[<< wikibooks] Horticulture/Asparagus
Asparagus is the name of a genus of plants, a member of the family Asparagaceae (formerly placed in the Liliaceae). There are up to 300 species, all from the Old World, introduced in many countries in both hemispheres and throughout temperate and tropical regions. Many species from Africa are now included in the genera Protasparagus and Myrsiphyllum.  However, recent studies have shown that the taxonomic level genera may not be appropriate; instead, division into subgenera or no division at all may be more appropriate.

== Description ==
They range from herbs to somewhat woody climbers. Most species have flattened stems (phylloclades), that serve the function of leaves. Three species (Asparagus officinalis, "Asparagus schoberioides and Asparagus cochinchinensis) are dioecious species, i.e. with male and female flowers on separate plants. The others may or may not be hermaphroditic.

== Growing conditions ==

== Species ==
Asparagus aethiopicus (= Protasparagus aethiopicus)
Asparagus africanus (= Protasparagus africanus ?) - African Asparagus
Asparagus asparagoides ( = Myrsiphyllum asparagoides) - Smilax, African Asparagus Fern, (Austr.) Bridal Creeper
Asparagus cochinchinensis
Asparagus declinatus - Foxtail Asparagus Fern, (Austr.) Bridal vein
Asparagus densiflorus (= Protasparagus densiflorus) - Ground Asparagus, Asparagus Fern, (S. Afr.) Emerald Fern, Basket Asparagus
Asparagus densiflorus 'Sprengeri' ( = Protasparagus densiflorus 'Sprenger') - Sprenger's Asparagus
Asparagus falcatus
Asparagus macowanii (= Protasparagus macowanii)
Asparagus officinalis - Asparagus
Asparagus officinalis officinalis - Garden Asparagus
Asparagus officinalis prostratus
Asparagus plumosus (= Protasparagus plumosus ?) - Asparagus Fern, Florist's Fern, (Austr.) Climbing Asparagus
Asparagus Plumosus Nanus is a greenhouse variety, bearing fern-like foliage.
Asparagus racemosus
Asparagus scandens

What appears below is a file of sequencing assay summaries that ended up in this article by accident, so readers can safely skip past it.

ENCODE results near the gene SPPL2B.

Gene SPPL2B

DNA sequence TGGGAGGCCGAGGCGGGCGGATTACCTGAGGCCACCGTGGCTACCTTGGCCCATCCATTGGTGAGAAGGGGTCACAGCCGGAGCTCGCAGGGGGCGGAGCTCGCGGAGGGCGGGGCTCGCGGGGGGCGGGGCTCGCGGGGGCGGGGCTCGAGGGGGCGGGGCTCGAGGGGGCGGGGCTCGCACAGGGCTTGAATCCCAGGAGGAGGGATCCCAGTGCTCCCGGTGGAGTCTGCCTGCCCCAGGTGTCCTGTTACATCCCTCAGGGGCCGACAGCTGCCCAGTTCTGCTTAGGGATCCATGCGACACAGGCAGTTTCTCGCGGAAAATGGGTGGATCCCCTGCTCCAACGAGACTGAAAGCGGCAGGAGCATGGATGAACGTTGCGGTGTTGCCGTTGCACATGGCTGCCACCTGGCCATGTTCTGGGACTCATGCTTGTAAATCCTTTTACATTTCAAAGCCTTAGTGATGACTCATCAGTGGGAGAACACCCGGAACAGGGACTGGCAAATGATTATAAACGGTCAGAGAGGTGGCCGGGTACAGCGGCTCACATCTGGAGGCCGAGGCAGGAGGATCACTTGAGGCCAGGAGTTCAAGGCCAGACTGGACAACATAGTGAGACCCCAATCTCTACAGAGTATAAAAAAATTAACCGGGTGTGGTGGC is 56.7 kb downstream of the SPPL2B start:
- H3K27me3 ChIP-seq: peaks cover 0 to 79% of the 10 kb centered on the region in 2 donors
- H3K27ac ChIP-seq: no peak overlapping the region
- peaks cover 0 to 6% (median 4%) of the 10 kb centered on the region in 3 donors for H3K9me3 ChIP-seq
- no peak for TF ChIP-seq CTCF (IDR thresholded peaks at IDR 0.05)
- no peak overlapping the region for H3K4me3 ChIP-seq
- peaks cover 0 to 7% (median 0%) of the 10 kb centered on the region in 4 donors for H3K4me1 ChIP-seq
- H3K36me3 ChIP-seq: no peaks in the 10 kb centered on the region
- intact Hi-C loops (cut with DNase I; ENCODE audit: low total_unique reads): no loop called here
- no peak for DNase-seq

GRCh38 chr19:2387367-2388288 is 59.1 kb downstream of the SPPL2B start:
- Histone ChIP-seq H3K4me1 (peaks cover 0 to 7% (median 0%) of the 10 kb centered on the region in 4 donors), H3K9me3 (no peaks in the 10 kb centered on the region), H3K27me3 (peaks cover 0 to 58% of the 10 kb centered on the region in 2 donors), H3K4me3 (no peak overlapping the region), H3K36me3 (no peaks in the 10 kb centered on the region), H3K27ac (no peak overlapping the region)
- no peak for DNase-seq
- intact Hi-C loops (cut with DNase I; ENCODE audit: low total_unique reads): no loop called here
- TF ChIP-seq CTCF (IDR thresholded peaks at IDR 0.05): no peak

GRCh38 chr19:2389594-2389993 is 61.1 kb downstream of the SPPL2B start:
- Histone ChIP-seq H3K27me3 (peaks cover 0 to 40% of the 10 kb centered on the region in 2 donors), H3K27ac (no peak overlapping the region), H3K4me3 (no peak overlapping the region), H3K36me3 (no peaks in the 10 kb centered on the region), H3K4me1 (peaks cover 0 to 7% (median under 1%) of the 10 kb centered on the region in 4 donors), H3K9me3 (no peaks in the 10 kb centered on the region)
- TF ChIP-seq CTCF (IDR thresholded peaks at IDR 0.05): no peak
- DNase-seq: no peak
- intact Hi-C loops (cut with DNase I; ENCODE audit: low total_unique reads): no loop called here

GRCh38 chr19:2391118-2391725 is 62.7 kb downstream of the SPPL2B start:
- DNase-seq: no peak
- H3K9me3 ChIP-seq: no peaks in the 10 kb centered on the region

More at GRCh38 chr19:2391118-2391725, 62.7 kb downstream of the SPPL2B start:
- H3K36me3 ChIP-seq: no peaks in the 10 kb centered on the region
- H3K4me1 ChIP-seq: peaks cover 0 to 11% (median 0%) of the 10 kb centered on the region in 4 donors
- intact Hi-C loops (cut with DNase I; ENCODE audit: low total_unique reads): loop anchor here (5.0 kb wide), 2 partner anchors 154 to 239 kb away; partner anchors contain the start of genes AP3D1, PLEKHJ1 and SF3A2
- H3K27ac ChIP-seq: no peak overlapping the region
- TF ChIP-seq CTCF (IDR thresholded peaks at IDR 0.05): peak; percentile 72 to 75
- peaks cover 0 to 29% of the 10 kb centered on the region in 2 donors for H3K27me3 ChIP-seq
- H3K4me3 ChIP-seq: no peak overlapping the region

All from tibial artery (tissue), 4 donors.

Asparagus schoberioides
Asparagus setaceus (= Protasparagus setaceus) - Fern Asparagus, Lace Fern
Asparagus sprengeri - a greenhouse climber with light and elegant foliage.
Asparagus umbellatus
Asparagus virgatus

== Uses ==
The best known member of the genus is the vegetable asparagus (Asparagus officinalis). Other species of asparagus are grown as ornamental plants. Some species such as Asparagus setaceus have branches that resemble 'ferns', hence they are often called "Asparagus fern" (though they are not true ferns). They are often used for foliage display, and as houseplants. Commonly-grown ornamental species are Asparagus plumosus, Asparagus densiflorus, and Asparagus sprengeri.  Some other species have been introduced as weeds,  such as Bridal Creeper, Asparagus asparagoides, which is a major weed species in southern Australia.

== Propagation ==
Division or seed.

== Pests and diseases ==
Fusarium root and crown rot

Fusarium monoliforme
Fusarium oxysporium asparagiRust

Asparagus rust, caused by the fungus Puccinia asparagi.Blight

Botrytis cinerea.Aphids

Cotton Aphid: Aphis gossypii
Asparagus Aphid: Brachycorynella asparagi
Green Peach Aphid: Myzus persicaeMealybugs

Citrus mealybug: Planococcus citriBugs

Garden Fleahopper: Halticus bractatus
Tarnished Plant Bug: Lygus lineolarisThrips

Western Flower Thrips: Frankliniella occidentalis
Onion Thrips: Thrips tabaciFlies

Asparagus Leafminer: Ophiomyia simplex
Asparagus Fly: Platyparaea poeciloptera, a fruit fly.Beetles

Asparagus Beetle: Crioceris asparagi (w:Asparagus Beetle)
Spotted Asparagus Beetle: Crioceris duodecimpunctata (w:Spotted Asparagus Beetle)Caterpillars

Coleophora amaranthella
Saltmarsh Caterpillar: Estigmene acrea
Redbacked Cutworm: Euxoa ochrogster
Variegated Cutworm: Peridroma saucia
Beet Armyworm: Spodoptera exigua
w:Ghost Moth,
The Nutmeg
w:Small Fan-footed Wave
w:Turnip Moth.Millipedes

Garden Symphylan: Scutigerella immaculata (feeds on roots)

== References ==
Fellingham, A.C. & Meyer, N.L. 1995. New combinations and a complete list of Asparagus species in southern Africa (Asparagaceae). Bothalia 25: 205-209.
Cranshaw, Whitney (2004). Garden Insects of North America: The Ultimate Guide to Backyard Bugs. Princeton University Press. pp. 581.